Does Your Metabolism Need an Overhaul?

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Step 3: Exercise Smarter
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Step 3: Exercise Smarter

To hit old age with max strength and vigor, you want to keep on healthy muscle and keep off useless fat. The best prescription for that, according to studies by Church and others, is twofold: You need cardio to protect the heart and lungs and to build mitochondria in the muscle cells, which helps them generate more power over time. Most cardio won't, however, raise your metabolic rate after you're done exercising. Resistance training will.

It creates a kind of perma-burn by building muscle that always consumes sugar, whether you're exercising or sitting on your couch.

Because few of us have the time or energy to do cardio one day and weights the next, trainers and exercise physiologists are increasingly designing "one-stop shopping" workouts. These routines focus on moving quickly through compound strength exercises that target the biggest muscle groups — lats, glutes, quads, and hamstrings among them, which suck up the most sugar for fuel — and simultaneously elevate the heart rate and tax the lungs. Bamman, for one, has seen good results pushing his subjects through a weightlifting workout that requires them to do fast-paced body weight exercises between traditional lifts.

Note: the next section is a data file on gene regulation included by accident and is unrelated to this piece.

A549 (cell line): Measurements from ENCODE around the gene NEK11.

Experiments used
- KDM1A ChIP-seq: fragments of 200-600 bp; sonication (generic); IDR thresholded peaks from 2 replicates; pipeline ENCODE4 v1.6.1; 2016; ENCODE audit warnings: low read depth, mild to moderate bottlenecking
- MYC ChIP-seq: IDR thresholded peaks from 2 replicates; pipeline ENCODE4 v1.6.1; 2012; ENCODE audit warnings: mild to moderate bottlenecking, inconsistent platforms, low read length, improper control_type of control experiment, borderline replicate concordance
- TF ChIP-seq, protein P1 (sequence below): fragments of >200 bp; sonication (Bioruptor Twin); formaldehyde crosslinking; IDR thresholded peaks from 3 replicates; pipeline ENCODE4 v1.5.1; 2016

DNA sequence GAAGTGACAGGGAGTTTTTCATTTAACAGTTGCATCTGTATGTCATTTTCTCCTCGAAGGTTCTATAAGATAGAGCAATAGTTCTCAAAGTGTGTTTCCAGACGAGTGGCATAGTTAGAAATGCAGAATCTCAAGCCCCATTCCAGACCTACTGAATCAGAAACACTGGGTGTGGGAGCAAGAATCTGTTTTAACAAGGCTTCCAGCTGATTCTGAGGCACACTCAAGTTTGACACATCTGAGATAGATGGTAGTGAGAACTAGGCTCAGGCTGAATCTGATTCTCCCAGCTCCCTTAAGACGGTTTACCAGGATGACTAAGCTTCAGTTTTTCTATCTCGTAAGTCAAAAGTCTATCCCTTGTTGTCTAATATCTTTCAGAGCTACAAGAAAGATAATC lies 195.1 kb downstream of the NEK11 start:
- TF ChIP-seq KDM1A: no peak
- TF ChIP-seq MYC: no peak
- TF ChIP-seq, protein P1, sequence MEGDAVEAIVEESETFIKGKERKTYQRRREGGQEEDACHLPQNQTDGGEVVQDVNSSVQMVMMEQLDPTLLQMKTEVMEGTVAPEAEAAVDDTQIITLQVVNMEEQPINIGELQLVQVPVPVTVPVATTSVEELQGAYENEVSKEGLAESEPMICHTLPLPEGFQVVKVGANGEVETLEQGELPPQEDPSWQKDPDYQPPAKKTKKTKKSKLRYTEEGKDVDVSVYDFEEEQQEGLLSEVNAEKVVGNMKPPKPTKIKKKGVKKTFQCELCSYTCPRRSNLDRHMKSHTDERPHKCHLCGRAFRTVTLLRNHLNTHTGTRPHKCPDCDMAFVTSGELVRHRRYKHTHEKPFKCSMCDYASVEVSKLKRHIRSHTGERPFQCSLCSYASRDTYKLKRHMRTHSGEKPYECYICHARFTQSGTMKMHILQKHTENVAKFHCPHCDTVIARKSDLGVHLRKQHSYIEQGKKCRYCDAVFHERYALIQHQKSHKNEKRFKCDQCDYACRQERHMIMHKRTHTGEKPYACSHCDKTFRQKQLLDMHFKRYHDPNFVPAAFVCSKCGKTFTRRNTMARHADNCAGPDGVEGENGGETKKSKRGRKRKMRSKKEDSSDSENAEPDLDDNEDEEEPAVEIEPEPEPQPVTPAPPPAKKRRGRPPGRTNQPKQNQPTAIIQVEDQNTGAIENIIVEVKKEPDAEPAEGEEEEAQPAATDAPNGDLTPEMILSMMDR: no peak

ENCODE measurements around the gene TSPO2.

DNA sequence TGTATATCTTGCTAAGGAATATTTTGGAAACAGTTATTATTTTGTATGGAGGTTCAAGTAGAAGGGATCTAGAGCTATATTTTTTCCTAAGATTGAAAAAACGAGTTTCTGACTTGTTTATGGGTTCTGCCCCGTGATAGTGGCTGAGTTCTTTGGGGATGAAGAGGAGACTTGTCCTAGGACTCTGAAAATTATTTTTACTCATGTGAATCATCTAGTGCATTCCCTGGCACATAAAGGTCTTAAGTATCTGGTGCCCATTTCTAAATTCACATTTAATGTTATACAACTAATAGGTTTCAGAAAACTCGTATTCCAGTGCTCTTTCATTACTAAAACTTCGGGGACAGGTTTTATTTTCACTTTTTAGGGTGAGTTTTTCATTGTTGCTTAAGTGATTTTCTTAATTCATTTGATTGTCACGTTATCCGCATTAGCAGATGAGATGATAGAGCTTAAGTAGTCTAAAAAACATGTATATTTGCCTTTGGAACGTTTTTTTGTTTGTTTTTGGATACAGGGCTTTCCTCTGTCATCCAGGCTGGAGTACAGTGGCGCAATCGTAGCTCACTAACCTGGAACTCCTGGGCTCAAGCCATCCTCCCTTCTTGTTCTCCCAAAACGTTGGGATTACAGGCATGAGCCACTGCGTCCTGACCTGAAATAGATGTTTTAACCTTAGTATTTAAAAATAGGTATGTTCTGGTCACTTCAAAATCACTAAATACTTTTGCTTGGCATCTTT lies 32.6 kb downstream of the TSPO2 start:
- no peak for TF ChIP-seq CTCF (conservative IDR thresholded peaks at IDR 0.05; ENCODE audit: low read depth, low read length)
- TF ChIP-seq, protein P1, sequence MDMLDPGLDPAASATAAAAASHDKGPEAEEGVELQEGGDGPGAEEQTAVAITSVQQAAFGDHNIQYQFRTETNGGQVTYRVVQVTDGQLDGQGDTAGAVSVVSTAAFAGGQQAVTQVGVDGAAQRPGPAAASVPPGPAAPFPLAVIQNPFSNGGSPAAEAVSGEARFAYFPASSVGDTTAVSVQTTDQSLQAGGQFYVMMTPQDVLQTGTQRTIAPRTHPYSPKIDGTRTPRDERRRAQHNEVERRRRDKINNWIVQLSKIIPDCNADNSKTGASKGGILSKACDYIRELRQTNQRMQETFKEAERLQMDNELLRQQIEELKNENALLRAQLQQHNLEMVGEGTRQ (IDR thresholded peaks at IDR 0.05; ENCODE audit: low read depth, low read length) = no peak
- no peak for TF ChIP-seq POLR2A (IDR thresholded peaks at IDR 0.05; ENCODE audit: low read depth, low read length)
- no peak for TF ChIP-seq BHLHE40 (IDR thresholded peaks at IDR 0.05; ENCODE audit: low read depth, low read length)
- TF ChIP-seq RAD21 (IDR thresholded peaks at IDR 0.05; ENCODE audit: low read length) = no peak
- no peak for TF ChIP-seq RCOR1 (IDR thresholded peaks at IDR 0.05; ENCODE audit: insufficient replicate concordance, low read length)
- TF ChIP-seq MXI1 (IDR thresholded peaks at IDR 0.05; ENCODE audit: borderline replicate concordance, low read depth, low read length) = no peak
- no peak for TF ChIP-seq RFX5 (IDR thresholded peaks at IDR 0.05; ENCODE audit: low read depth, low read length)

What all this adds up to is a paradigm shift in how we think of metabolism. Skinny guys aren't bulletproof, but with the right lifestyle, none of us has to experience a dramatic metabolic drop. "Our studies show that excess body weight and physical inactivity are the major causes," says Bret Goodpaster, a metabolism expert at the Sanford Burnham Prebys Discovery Institute in Lake Nona, Florida. "Aging doesn't have much to do with it."

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